Huw Davies, Kanda University of International Studies, Chiba, Japan
Jo Mynard, Kanda University of International Studies, Chiba, Japan
Davies, H., & Mynard, J. (2021). Introduction. Studies in Self-Access Learning Journal, 12(4), 317–318. https://doi.org/10.37237/120401
Welcome to the final issue of SiSAL journal for 2021. The cover picture for this issue was kindly provided by Elizabeth Lavolette and is a festive scene from Kyoto Sangyo University. Decorations and themed events in self-access centres in Japan are popular at this time of year, and on that note, we wish everyone a peaceful holiday and all the best for 2022. We would especially like to thank everyone who contributed articles to SiSAL Journal this year and to all the reviewers and editorial team members, especially the Associate Editor Robert Werner. As we go into the 13th year of the journal, we feel proud that with everyone’s help, we can publish four open-access issues of SiSAL Journal each year.
We hope you enjoy the three articles and two reviews in this issue. We were inspired by the innovative research approaches, for example, visual narratives (Howard et al.; Kashiwa), in-depth interviews (Kashiwa; Lavolette & Claflin), and learning space analysis using typologies (Lavolette & Claflin). The authors also highlight the important roles of peers in the learning process (Panmei & Waluyo; Howard et al.; Kashiwa).
Contents of This Issue
The first paper by Mayumi Kashiwa of Kanda University of International Studies is a case study of a university student who went from being a non-user to an active participant in a SALC. The author shows how a mind mapping activity done in class raised the student’s awareness of her individual learning ecology. This, in turn, led the student to strategically use the SALC as part of her routine. Looking beyond this case, Kashiwa considers the role classroom teachers should take to encourage learners to explore self-access opportunities.
In the second paper, Elizabeth Lavolette and Matthew Claflin from Kyoto Sangyo University in Japan present their investigation into a learning space at a university in Japan. They explore the extent to which the space could be considered to be like a self-access learning centre (SALC) and like a US-style learning centre (USLC). They then use their findings to suggest how the learning space could become more effective in achieving educational outcomes, taking up ideas from the two schools of thought.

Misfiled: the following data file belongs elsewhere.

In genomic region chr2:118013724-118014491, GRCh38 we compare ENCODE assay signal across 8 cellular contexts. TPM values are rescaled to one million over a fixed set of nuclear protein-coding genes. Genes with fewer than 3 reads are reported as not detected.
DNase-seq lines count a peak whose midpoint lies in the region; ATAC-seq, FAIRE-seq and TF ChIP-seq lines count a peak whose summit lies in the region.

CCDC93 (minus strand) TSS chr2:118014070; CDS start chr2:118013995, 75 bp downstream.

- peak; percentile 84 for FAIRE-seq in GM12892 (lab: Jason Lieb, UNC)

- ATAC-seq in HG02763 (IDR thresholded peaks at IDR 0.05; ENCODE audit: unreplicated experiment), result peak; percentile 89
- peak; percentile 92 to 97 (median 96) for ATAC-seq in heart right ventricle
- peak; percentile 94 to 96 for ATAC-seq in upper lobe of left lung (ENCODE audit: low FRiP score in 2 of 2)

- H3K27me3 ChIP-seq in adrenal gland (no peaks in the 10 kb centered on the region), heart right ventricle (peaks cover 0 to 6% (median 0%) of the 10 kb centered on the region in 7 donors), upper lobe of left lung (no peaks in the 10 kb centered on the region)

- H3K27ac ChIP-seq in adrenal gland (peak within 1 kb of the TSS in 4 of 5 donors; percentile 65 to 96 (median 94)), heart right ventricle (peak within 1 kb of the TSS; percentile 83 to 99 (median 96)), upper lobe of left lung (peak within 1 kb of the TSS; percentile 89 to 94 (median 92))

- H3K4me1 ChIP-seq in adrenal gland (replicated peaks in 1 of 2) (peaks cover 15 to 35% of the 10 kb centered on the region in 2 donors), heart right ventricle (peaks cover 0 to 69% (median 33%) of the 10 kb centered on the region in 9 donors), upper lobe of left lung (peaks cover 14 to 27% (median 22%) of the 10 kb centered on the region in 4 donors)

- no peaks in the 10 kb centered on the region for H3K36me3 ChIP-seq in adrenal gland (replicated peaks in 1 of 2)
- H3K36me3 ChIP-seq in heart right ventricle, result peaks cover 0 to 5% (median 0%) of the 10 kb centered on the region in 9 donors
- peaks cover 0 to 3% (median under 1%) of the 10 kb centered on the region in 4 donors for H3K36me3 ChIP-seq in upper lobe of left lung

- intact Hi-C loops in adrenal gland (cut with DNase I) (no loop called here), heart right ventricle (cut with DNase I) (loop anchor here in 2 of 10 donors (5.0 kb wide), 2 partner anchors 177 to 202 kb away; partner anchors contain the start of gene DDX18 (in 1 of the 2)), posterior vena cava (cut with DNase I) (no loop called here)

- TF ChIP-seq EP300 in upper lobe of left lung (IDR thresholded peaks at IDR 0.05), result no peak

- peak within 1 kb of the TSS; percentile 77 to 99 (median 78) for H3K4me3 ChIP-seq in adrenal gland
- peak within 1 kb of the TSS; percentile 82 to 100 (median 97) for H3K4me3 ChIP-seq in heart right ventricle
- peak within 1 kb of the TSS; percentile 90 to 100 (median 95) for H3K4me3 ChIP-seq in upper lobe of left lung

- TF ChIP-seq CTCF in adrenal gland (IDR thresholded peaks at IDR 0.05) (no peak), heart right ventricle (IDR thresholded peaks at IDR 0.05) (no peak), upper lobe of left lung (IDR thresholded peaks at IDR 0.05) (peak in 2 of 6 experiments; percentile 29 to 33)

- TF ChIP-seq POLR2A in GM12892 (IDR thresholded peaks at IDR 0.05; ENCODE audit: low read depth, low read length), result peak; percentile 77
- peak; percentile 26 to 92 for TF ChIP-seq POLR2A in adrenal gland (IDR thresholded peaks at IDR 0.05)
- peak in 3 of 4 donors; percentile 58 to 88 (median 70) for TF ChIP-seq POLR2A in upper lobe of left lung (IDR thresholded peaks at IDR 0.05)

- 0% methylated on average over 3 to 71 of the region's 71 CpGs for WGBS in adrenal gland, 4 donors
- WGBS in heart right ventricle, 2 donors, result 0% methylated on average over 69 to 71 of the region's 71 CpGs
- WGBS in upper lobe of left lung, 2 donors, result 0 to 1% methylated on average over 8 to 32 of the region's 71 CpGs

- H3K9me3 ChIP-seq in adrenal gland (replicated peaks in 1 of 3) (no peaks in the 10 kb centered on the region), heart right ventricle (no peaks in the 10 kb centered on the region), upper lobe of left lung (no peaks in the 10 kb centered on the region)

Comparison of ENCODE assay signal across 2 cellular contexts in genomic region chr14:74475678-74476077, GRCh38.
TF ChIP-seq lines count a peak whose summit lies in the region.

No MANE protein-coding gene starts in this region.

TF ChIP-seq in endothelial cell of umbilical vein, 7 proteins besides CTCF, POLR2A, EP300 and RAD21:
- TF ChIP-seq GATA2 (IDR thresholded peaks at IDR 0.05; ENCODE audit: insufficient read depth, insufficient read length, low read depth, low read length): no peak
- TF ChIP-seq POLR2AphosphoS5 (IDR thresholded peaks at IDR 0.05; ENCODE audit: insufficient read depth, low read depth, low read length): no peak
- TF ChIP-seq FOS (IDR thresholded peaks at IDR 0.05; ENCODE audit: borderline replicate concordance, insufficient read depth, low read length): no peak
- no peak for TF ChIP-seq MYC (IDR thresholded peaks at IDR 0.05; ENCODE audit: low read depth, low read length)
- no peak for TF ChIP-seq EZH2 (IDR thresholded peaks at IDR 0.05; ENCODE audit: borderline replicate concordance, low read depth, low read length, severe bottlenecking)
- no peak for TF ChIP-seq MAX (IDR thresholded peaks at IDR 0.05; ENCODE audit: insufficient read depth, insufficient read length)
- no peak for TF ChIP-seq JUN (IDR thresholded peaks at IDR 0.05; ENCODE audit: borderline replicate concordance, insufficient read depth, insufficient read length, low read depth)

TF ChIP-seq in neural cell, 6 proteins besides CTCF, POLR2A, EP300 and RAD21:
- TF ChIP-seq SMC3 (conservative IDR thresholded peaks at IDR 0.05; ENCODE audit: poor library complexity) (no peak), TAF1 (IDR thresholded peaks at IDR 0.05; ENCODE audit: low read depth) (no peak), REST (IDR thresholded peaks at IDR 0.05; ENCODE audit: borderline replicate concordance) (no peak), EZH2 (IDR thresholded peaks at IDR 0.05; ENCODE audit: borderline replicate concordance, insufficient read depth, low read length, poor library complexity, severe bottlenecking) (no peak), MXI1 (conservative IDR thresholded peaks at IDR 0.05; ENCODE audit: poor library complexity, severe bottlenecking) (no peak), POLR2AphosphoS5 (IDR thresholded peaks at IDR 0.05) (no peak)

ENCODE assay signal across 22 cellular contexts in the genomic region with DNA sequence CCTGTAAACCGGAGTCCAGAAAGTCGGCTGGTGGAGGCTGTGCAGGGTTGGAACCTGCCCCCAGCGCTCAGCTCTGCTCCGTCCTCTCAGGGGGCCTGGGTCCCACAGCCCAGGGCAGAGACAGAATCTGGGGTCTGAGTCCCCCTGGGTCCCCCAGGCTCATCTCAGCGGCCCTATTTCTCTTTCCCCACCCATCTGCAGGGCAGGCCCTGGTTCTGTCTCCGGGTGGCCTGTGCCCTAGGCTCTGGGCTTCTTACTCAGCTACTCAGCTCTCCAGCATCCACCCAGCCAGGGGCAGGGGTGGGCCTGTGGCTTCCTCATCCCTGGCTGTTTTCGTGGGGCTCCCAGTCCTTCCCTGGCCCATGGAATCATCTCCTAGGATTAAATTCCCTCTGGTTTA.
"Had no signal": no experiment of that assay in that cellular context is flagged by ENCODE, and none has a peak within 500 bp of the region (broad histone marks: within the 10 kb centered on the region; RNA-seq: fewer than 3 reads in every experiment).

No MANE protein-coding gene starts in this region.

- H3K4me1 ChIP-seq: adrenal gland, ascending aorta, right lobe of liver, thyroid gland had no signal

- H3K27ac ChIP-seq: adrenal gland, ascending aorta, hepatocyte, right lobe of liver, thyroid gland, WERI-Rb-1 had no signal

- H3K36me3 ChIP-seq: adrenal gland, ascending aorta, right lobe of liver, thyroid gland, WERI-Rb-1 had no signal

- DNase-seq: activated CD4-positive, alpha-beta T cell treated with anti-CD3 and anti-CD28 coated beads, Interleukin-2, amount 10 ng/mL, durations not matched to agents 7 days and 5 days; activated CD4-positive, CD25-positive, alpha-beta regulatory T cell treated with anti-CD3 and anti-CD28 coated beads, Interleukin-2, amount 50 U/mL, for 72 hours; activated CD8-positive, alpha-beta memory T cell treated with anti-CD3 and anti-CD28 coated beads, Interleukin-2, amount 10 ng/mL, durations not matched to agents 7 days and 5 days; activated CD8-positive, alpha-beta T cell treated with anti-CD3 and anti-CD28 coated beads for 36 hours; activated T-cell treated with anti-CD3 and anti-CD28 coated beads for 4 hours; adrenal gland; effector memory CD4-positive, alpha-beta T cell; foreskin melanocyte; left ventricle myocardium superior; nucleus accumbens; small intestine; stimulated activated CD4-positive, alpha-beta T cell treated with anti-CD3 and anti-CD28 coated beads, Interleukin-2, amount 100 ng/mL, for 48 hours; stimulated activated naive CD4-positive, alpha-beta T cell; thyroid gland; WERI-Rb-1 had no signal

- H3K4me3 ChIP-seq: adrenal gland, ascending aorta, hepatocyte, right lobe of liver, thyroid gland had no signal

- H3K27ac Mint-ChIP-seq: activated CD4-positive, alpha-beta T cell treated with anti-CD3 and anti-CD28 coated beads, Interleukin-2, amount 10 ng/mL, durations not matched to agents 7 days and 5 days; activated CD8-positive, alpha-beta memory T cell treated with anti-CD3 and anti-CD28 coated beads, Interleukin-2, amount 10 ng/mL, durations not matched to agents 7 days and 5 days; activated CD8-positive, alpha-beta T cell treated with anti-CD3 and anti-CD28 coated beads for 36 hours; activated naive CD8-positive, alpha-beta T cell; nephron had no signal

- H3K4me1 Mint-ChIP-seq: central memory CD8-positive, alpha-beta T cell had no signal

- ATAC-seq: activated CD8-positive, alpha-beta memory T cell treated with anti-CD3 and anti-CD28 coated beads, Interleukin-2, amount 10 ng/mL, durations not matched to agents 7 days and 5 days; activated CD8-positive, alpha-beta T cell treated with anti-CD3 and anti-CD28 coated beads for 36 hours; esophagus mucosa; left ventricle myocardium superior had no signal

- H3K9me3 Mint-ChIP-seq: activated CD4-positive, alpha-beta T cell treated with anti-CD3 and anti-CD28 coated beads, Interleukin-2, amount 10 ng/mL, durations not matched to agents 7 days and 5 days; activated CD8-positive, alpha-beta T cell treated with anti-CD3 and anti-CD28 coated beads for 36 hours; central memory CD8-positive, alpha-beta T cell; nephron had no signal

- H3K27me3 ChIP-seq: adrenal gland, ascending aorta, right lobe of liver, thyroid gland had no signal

The third paper by Stephanie Lea Howard, Gökçe Arslan, and Hamid Furkan Suluova from Yildrim University in Ankara, Turkey, is a case study of a small group of learners and a peer advisor (PA). The authors show how a PA is able to guide the four other learners through a personalised learning module and how all five participants experience transformational learning as evidenced by the analysis of feedback forms and metaphor drawings.
There are two contributions to the Summaries and Reviews section (edited by Hisako Yamashita). Firstly, there is a report and some reflections on a recent event hosted by the Research Institute for Learner Autonomy Education (RILAE) on the topic of agency and learner autonomy by Amelia Yarwood from Kanda University of International Studies, the host institution for the event. The author not only gives a summary of the featured presentations and key themes but also reflects on her role as co-organiser of the event.
Finally, there is a review of Writeabout.com, a website that can support learners in developing autonomous writing skills both inside and outside the classroom by Benjamin Panmei and Budi Waluyo from Walailak University, Nakhon Si Thammarat, Thailand.
Notes on the Editors
Huw Davies is a learning advisor at Kanda University of International Studies in Chiba, Japan. He holds an MEd in Applied Linguistics (The Open University, UK) and is a PhD candidate in Educational Research (Lancaster University, UK). He has published papers on multilingualism, learner autonomy, and advisor professional development.
Jo Mynard is a professor in the Faculty of Global Liberal Arts, Director of the Self-Access Learning Center, and Director of the Research Institute for Learner Autonomy Education at Kanda University of International Studies in Chiba, Japan. She holds an M.Phil in Applied Linguistics (Trinity College Dublin, Ireland) and an Ed.D. in TEFL (University of Exeter, UK). Her research interests include advising in language learning, the psychology of language learning, and learning beyond the classroom.